Jigging In Sea Stone
The shallower waters of Sea Stone (Batu Laut, Banting, Selangor, Malaysia) located barely an hour drive from Kuala Lumpur was never somewhere I ever imagined would have decent fishing. However, with plenty of pictures circulating on social media, I quickly linked up with Rm Rezza to join him on his slow jigging trip in pursuit of some shallow water brutes.
One of the fishes caught off Sea Stone.
On the day of the trip, I was pretty surprised when we reached our first spot of the day after a mere 20 minute boat ride, a refreshing change of pace compared to the hour long boat rides that I’m used to. As the spot was pretty close to shore, the water still had a greenish tint and I opted to use a small 100g silver jig. When it comes to choosing colours for jigs, I tend to prefer more natural colours like silver which mimics plenty of baitfish around coral reefs especially when fishing shallower waters when it is shallow enough for sunlight to penetrate the water column and reflect off the jig. Sometimes with such a huge variety of jigs available in the market, going back to basics may prove fruitful.
I also prefer to use jigs as light as possible, just enough to allow bottom contact. The main reason is that a smaller jig would appeal to a wider variety and size of fishes which might otherwise be afraid of taking a larger jig, this is especially true for snapper species which tend to prefer jigs with smaller profiles. Secondly, a lighter jig would take more time to flutter back down to the bottom due to its lighter weight, extending the ‘striking period’ and having a better chance at tempting a fish in to slamming a jig. This would also decrease the risk of getting snagged, as the jig slowly flutters down, rather than fall straight down like a heavier jig would in exceptionally snaggy terrain like coral patches.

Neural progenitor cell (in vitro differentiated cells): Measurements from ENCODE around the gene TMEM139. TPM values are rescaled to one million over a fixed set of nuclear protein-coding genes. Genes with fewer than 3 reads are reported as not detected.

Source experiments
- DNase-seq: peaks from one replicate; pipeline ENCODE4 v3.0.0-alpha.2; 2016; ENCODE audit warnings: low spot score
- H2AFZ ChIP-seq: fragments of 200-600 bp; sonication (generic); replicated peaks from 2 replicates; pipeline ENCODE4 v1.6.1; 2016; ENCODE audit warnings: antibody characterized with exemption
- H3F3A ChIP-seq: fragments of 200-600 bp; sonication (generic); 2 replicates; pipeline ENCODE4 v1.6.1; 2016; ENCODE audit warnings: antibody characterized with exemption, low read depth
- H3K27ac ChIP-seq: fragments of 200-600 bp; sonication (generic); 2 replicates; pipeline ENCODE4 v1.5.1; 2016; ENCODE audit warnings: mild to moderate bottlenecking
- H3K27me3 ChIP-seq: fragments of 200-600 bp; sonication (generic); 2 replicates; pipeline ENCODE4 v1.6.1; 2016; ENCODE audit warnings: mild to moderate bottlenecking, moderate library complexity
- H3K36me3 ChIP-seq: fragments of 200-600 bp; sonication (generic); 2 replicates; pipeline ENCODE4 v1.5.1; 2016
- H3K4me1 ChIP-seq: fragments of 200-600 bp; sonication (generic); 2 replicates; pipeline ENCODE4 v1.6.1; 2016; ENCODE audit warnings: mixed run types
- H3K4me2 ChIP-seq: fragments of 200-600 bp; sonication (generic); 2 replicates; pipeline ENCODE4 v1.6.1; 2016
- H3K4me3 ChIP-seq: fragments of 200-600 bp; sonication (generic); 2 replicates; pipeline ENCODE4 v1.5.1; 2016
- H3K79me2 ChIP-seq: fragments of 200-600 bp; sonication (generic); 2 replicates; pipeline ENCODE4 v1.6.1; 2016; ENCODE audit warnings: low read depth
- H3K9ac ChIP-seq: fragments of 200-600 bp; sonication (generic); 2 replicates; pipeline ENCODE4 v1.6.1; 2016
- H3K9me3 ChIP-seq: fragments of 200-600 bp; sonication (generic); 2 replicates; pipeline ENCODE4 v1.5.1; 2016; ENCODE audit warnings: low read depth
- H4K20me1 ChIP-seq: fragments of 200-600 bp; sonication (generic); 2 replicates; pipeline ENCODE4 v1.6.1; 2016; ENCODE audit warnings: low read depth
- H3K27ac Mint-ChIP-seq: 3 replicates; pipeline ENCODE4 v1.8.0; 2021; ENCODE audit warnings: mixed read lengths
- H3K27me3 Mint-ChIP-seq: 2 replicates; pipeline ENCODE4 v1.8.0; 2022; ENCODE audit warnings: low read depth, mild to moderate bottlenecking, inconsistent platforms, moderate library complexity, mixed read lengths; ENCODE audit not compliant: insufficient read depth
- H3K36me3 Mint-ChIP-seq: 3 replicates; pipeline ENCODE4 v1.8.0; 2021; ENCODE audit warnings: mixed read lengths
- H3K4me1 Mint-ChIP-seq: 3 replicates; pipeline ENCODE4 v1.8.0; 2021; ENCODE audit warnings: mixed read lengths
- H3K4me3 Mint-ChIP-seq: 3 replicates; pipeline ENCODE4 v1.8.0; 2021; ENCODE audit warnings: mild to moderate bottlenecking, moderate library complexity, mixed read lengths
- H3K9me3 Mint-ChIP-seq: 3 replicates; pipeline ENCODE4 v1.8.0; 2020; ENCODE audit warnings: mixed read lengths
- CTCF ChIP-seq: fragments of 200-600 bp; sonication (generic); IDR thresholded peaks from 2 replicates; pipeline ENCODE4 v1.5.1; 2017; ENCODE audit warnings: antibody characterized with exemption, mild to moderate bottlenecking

A beautiful golden snapper caught on jig.
Thirdly, in areas that face heavy fishing pressure, a smaller profile might stand out from the more frequently used larger jigs, providing the fish something that they rarely see and thus increasing the chances of inducing a strike; a phenomenon that is often observed in freshwater spots.
The method of going natural and light payed off, as I was quickly greeted with a small strike from a table sized golden snapper. This was followed in a quick succession by another 2 table sized snappers, while my fellow boat mates were still left dry on their bigger sized jigs.
Good fishing can certainly be had here at Sea Stone.
Having saw the effectiveness of using a smaller profile, they too switched their jigs and that saw multiple contacts being scored, with fish after fish being landed. I never expected such good fishing to be found in waters so close to shore, and I was even more surprised when one of my boatmates managed to land 2 fish on one jig!
Whether the results achieved that day was simply due to luck or favourable conditions is up for debate. However, it has taught me that good fishing can be found anywhere as long as we are willing to try new places and techniques, irrespective of how absurd it may sound.
With fishing getting tougher and tougher across the board due to fishing pressure and destruction of habitat, taking a more finesse approach, downsizing everything from our mainline to jigs is in my opinion the key to getting more strikes. So the next time the bite is tough, do try a more finesse approach, it may be the difference between ‘kumpow’ (a local slang for going home empty handed or having not caught any fish) and a fantastic day of fishing.